Quantcast

No Voices for Small Island Threatened By Climate Change

Climate

Media Matters for America

By Shauna Theel

On March 9, the president of low-lying Pacific island nation Kiribati (pronounced KEER-ih-bhass) told The Associated Press about a plan to buy land from Fiji as an "insurance policy" against the effects of climate change. The land purchase would be large enough for the whole population of Kiribati to move should their country become uninhabitable. Not a single major newspaper or television news outlet has covered the story.

The more than 100,000 I-Kiribati (Kiribati residents) face rising sea levels, reduced access to safe water, and changing weather patterns in part due to climate change. The village of Tebunginako, which is now all but abandoned, is a powerful symbol of this threat.

Yet none of the major print newspapers (The New York Times, The Wall Street Journal, The Washington Post, USA Today, and The Los Angeles Times), the broadcast networks (ABC, CBS, NBC), or the cable networks (CNN, Fox News, MSNBC) have covered the Kiribati's plight since Friday, according to a search of Nexis and Snapstream transcripts. (The Post and USA Today ran the AP report on their websites, but not in print.)

The Intergovernmental Panel on Climate Change (IPCC) states with "very high confidence" that climate change would likely "seriously compromise" freshwater resources, particularly for islands like Kiribati, where less than half of the population has access to safe water. A United Nations (UN) report found that if sea-levels were to rise two meters, as some recent estimates have projected, Kiribati would "become uninhabitable" by 2100, and an article in The Geographical Journal said "Climate change analysts predict that within the coming decades, atoll nations" like Kiribati "will almost certainly revert to sandbars and then to nothing." Even under the average sea-level rise projection from the 2007 IPCC report, Kiribati would "lose significant proportions" of its land, according to an article published in Ecological and Environmental Anthropology.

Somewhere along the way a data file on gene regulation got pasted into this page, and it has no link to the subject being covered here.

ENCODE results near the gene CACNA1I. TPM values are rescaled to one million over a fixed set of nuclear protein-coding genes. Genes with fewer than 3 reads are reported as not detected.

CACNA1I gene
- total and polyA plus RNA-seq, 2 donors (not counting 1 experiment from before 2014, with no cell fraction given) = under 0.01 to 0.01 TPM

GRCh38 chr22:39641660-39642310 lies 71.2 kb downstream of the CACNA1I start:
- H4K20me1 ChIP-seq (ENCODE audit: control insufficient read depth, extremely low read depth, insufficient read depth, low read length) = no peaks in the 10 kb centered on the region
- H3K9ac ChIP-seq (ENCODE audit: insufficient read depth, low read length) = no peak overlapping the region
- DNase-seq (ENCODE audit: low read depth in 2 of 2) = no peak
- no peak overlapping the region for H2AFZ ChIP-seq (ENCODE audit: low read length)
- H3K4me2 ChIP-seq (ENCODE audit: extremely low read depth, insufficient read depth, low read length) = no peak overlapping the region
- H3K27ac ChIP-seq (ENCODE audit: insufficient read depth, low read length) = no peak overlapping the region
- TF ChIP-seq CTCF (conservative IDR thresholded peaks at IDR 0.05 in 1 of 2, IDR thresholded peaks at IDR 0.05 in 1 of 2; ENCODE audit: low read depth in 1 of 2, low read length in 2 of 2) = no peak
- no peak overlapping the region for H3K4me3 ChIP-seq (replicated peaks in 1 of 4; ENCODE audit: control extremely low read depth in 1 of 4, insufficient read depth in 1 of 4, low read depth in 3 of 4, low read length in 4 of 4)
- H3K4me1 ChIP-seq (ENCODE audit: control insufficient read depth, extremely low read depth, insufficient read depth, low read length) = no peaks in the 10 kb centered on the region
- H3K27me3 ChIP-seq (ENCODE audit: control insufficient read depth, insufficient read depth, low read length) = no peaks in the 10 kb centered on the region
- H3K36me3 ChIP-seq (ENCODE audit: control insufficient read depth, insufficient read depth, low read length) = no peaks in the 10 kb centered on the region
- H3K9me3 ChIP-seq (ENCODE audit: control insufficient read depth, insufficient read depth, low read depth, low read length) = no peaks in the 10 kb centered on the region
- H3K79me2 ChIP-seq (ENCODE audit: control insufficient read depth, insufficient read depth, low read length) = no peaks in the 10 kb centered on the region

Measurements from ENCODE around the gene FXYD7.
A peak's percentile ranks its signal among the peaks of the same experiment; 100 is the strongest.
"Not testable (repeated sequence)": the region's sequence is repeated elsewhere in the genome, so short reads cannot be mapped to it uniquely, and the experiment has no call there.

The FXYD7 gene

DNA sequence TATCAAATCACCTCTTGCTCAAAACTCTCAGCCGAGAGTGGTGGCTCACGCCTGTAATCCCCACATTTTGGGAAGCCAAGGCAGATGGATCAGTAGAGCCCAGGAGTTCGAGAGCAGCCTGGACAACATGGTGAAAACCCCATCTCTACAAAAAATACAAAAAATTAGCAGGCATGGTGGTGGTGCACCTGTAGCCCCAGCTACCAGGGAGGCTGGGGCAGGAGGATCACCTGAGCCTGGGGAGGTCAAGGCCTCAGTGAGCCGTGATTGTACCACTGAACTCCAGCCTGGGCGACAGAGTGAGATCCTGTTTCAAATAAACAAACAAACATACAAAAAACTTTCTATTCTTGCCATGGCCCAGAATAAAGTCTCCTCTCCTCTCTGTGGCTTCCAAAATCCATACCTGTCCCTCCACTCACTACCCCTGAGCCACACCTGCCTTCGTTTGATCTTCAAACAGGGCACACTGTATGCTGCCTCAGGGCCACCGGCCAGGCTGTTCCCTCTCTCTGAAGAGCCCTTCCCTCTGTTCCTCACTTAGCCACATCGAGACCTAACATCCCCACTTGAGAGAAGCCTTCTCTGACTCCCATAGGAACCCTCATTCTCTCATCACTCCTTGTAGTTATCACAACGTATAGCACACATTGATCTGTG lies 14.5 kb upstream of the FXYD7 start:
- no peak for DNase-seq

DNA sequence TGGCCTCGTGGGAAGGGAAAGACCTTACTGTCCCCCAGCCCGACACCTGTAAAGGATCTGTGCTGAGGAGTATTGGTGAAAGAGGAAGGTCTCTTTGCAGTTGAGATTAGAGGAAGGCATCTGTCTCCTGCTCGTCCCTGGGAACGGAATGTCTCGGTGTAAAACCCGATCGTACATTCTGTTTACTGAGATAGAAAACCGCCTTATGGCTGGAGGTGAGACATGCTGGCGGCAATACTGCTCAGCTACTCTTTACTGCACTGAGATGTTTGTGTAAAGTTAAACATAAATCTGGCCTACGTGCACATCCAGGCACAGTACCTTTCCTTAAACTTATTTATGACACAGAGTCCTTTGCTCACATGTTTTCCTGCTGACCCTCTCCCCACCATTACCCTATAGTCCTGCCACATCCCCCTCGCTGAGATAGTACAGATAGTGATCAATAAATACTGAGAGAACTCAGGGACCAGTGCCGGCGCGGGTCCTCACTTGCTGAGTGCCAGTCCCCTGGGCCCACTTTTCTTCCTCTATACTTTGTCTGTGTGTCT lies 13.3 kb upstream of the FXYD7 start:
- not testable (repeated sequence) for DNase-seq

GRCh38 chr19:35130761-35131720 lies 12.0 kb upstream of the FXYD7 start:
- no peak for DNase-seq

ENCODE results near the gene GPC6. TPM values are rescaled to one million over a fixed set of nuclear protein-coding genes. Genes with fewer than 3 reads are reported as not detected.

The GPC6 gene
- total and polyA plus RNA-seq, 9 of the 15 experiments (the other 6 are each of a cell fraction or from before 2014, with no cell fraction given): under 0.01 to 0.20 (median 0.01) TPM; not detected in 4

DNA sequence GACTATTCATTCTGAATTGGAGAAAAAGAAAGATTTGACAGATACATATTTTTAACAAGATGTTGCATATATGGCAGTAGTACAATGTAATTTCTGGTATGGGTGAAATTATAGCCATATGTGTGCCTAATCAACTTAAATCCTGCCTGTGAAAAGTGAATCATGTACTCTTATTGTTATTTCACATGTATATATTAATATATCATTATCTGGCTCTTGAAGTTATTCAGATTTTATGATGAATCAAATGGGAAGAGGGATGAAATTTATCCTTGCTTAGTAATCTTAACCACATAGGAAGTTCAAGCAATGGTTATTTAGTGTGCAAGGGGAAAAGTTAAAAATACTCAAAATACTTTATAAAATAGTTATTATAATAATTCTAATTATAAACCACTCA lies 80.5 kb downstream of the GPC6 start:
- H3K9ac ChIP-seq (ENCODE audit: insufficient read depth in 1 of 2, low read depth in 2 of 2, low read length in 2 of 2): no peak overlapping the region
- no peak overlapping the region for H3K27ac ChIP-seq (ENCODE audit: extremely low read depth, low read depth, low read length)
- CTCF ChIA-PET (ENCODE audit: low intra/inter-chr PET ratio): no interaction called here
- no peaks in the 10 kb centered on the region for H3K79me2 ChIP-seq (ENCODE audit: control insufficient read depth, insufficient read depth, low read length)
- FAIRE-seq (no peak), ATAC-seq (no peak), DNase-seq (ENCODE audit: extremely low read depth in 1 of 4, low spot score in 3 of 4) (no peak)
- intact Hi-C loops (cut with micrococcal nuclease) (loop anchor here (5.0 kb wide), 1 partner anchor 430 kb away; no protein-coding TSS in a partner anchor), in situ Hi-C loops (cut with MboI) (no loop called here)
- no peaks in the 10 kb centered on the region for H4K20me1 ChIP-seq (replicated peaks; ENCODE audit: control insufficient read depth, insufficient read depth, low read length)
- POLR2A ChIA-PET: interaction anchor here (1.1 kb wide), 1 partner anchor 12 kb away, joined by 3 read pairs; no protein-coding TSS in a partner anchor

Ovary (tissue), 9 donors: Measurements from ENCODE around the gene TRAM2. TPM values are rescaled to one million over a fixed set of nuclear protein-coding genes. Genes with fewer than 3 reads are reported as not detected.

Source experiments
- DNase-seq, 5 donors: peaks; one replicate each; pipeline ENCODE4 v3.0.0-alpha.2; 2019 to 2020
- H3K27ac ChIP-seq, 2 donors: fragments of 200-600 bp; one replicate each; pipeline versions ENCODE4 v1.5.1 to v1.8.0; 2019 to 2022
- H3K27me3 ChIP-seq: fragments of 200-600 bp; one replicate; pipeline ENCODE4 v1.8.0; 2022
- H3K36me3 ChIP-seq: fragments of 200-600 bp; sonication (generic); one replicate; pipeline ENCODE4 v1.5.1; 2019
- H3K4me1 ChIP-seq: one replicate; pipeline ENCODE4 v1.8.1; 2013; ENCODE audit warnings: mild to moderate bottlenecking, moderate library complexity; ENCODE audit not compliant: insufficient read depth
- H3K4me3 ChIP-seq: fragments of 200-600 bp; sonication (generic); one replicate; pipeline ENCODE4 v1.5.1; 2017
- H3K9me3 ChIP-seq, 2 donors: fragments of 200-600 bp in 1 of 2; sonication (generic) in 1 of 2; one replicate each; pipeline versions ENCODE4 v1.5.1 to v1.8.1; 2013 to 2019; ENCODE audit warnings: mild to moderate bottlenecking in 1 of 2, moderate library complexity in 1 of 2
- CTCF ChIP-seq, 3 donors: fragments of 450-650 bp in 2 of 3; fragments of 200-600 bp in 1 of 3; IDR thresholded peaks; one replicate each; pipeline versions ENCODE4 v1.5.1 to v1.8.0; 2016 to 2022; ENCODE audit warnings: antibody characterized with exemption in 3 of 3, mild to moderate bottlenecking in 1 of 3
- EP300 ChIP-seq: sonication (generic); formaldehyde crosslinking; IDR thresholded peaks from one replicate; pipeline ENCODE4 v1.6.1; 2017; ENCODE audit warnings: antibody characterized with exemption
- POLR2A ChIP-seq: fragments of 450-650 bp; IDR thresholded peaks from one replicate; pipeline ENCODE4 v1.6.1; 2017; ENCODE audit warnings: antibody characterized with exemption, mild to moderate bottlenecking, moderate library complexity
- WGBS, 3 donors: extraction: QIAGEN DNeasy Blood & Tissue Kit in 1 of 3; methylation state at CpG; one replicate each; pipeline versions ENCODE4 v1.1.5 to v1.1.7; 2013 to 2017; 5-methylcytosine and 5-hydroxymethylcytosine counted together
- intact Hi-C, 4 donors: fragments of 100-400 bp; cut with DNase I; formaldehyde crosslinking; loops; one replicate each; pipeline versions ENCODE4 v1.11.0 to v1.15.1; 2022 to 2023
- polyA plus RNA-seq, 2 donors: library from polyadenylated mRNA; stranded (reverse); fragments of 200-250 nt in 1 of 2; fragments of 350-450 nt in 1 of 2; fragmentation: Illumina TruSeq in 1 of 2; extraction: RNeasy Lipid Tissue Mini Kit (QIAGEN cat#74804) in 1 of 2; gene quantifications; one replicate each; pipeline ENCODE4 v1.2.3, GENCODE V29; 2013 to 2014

And while the mainstream media remains largely silent, Fox News has actively mocked the existential threat that faces the I-Kiribati and others.

For more information, click here.

EcoWatch Daily Newsletter

California Gov. Gavin Newsom speaking with attendees at the 2019 California Democratic Party State Convention at the George R. Moscone Convention Center in San Francisco. Gage Skidmore / Flickr / CC BY-SA 2.0

California Gov. Gavin Newsom imposed new restrictions on oil exploration in his state yesterday by putting a moratorium on hundreds hydraulic fracturing permits until the projects are reviewed by independent scientists, as the AP reported.

Read More Show Less
The endangered Houston toad. Courtesy of U.S. Fish and Wildlife Service

While the planet continues to heat up, almost every single one of the 459 species listed as endangered in the U.S. will struggle as the climate crisis intensifies, according to new research published in the journal Nature Climate Change.

Read More Show Less
Sponsored
"This singular scientific achievement was accomplished at Heliogen's commercial facility in Lancaster, California." Heliogen

A startup backed by Bill Gates unveiled a breakthrough solar technology Tuesday that could free heavy industry from fossil fuels.

Read More Show Less
Rhodiola rosea is an adaptogenic herb that can help with chronic fatigue and stress-related burnout. Tero Laakso / Flickr

By Gavin Van De Walle, MS, RD

While everyone has specific life stressors, factors related to job pressure, money, health, and relationships tend to be the most common.

Stress can be acute or chronic and lead to fatigue, headaches, upset stomach, nervousness, and irritability or anger.

Read More Show Less
A video shows a woman rescuing a koala from Australia's wildfires. VOA News / YouTube screenshot

More than 350 koalas may have died in the wildfires raging near the Australian town of Port Macquarie in New South Wales, but one got a chance at survival after a woman risked her life to carry him to safety.

Read More Show Less